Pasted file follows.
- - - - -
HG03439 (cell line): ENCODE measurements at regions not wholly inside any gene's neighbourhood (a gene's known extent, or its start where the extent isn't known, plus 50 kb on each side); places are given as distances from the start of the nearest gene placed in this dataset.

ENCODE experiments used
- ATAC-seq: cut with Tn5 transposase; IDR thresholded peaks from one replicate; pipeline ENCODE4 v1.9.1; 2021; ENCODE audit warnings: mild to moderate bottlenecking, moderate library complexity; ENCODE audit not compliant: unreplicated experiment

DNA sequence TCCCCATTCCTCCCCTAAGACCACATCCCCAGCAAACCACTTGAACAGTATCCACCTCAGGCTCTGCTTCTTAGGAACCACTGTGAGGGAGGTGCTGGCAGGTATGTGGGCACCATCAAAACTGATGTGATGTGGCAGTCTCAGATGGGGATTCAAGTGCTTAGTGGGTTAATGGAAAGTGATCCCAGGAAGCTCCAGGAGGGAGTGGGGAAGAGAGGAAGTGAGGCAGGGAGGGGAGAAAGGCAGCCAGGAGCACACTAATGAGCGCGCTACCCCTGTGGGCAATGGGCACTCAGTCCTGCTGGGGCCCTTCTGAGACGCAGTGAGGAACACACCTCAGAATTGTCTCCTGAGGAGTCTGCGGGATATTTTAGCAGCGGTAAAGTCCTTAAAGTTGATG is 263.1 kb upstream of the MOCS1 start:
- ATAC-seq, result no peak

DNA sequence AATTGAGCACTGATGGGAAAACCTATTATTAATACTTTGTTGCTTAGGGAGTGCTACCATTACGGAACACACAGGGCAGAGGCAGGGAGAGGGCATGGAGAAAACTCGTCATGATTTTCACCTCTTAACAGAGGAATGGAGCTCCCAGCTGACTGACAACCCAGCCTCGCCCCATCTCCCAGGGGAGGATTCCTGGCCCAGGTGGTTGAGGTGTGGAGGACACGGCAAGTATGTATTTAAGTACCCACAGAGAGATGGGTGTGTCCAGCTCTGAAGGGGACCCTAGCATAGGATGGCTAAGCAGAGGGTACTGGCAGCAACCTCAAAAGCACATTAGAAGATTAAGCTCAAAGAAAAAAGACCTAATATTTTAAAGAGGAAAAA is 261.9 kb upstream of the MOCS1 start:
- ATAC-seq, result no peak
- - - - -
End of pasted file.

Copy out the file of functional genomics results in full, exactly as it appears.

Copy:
HG03439 (cell line): ENCODE measurements at regions not wholly inside any gene's neighbourhood (a gene's known extent, or its start where the extent isn't known, plus 50 kb on each side); places are given as distances from the start of the nearest gene placed in this dataset.

ENCODE experiments used
- ATAC-seq: cut with Tn5 transposase; IDR thresholded peaks from one replicate; pipeline ENCODE4 v1.9.1; 2021; ENCODE audit warnings: mild to moderate bottlenecking, moderate library complexity; ENCODE audit not compliant: unreplicated experiment

DNA sequence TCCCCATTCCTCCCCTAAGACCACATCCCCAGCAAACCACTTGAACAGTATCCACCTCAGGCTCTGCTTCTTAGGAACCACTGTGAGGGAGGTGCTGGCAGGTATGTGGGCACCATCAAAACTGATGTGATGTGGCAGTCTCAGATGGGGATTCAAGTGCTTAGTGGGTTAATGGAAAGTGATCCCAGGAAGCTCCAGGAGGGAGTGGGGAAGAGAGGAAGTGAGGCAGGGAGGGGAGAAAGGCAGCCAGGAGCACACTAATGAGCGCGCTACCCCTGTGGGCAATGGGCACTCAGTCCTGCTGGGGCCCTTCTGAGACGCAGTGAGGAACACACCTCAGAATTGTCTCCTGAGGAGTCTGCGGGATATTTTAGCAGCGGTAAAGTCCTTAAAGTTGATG is 263.1 kb upstream of the MOCS1 start:
- ATAC-seq, result no peak

DNA sequence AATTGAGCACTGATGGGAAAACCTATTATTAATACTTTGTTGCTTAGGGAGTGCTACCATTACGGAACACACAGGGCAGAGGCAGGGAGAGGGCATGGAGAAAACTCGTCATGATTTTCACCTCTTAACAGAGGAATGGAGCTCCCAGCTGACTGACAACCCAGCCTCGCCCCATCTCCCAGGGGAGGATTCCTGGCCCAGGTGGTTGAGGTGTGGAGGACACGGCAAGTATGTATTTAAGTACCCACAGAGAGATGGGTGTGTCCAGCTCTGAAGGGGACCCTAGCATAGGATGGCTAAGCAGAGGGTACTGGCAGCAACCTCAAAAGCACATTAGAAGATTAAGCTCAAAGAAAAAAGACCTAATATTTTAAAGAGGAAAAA is 261.9 kb upstream of the MOCS1 start:
- ATAC-seq, result no peak